Usually, turnaround investments aren’t the highest-quality kind of companies, but they could return substantial capital gains. Gold miners are at multi-year lows, including the big miners such as Barrick Gold Corp. (TSX:ABX)(NYSE:ABX) and Goldcorp Inc. (TSX:G)(NYSE:GG).

Here’s the big picture:

  • From a high of $54 in 2011, Barrick Gold has gone down 84% to $8.50
  • From a high of $54 in 2011, Goldcorp has gone down 69% to under $17
  • In the same period, the price of gold has gone down roughly 41%

With an initial look, one might think it’s advantageous to bet on Barrick Gold because it has gone down more than Goldcorp. However, price movement is not the only metric to analyze when buying a stock. Which of Barrick Gold and Goldcorp is truly the better turnaround opportunity?

Which is cheaper?

We already know Barrick Gold is cheaper based on price. But digging deeper and looking at the price-to-book ratio (P/B), Goldcorp is actually priced at a lower valuation with a P/B of 0.6, while Barrick Gold has a P/B of 0.8. So, the P/B implies Goldcorp is cheaper.

Still, the valuation only tells one part of the story. Let’s compare the two gold miners in multiple facets.

Comparing the two miners

Yield: Both companies have cut their dividends at least once from 2011 to the present. Still, the higher the yield, the more income shareholders receive today. Barrick Gold yields 1.3%, while Goldcorp yields 1.9%. When buying a piece of the gold mines, investors shouldn’t be doing so for the income because the dividends from commodity stocks aren’t reliable.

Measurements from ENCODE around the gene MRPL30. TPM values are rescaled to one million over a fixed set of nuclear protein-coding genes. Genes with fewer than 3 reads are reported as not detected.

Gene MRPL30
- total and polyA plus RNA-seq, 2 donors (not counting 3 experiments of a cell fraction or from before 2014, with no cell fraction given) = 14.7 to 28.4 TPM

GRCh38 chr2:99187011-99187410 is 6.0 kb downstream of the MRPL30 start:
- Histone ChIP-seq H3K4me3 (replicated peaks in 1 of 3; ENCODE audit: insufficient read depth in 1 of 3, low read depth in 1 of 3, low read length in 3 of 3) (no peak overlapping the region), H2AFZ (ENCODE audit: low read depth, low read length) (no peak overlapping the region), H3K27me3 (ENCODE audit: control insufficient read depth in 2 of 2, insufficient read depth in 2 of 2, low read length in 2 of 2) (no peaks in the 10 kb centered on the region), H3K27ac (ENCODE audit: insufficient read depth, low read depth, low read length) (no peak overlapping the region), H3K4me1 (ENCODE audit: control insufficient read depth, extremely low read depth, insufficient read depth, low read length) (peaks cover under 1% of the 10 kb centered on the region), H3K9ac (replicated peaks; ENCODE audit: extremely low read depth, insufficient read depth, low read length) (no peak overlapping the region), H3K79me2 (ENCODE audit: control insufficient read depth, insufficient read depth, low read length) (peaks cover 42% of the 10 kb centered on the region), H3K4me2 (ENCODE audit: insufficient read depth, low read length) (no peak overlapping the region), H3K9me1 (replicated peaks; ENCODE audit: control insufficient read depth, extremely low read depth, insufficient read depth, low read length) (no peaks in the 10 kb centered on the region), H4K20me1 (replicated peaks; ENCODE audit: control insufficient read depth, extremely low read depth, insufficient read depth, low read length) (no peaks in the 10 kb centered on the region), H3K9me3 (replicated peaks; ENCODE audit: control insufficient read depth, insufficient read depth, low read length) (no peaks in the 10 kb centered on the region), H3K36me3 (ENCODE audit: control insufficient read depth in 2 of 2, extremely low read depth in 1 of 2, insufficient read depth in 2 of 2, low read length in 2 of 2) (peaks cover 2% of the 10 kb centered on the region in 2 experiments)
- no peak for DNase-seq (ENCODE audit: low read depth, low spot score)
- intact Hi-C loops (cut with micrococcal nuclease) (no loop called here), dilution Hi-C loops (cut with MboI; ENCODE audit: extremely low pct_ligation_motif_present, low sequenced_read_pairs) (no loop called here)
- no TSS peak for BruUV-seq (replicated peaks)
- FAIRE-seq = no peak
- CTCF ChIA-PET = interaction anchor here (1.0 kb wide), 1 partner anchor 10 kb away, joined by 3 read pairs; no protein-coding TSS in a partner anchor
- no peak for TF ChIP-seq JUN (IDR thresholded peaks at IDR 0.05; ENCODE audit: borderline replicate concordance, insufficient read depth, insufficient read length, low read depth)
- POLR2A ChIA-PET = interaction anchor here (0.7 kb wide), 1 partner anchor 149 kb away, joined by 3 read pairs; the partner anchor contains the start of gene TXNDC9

Earnings: Both miners are experiencing negative earnings.

Payout ratio: Because both miners have negative earnings, the payout ratio is not applicable here.

Quality: Barrick Gold has an S&P credit rating of BBB-, while Goldcorp has a rating of BBB+.

Debt: The more debt a company has, the more likely it is to default. Barrick Gold’s debt-to-cap ratio is 48%, while Goldcorp’s is 15%.

Valuation: As mentioned before, Goldcorp is cheaper than Barrick Gold based on the P/B.

In conclusion

For the safer turnaround opportunity, it’s better to go with Goldcorp. It’s cheaper based on the assets it owns in relation to the current share price, it has a stronger balance sheet, and its debt levels are lower, so it’s less likely to go bankrupt.

The cautious Foolish investor would wait till there’s an evident rebound in the commodity stocks before buying, and only buy turnaround opportunities in a non-registered account in case a write-off is needed.

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Fool contributor Kay Ng has no position in any stocks mentioned.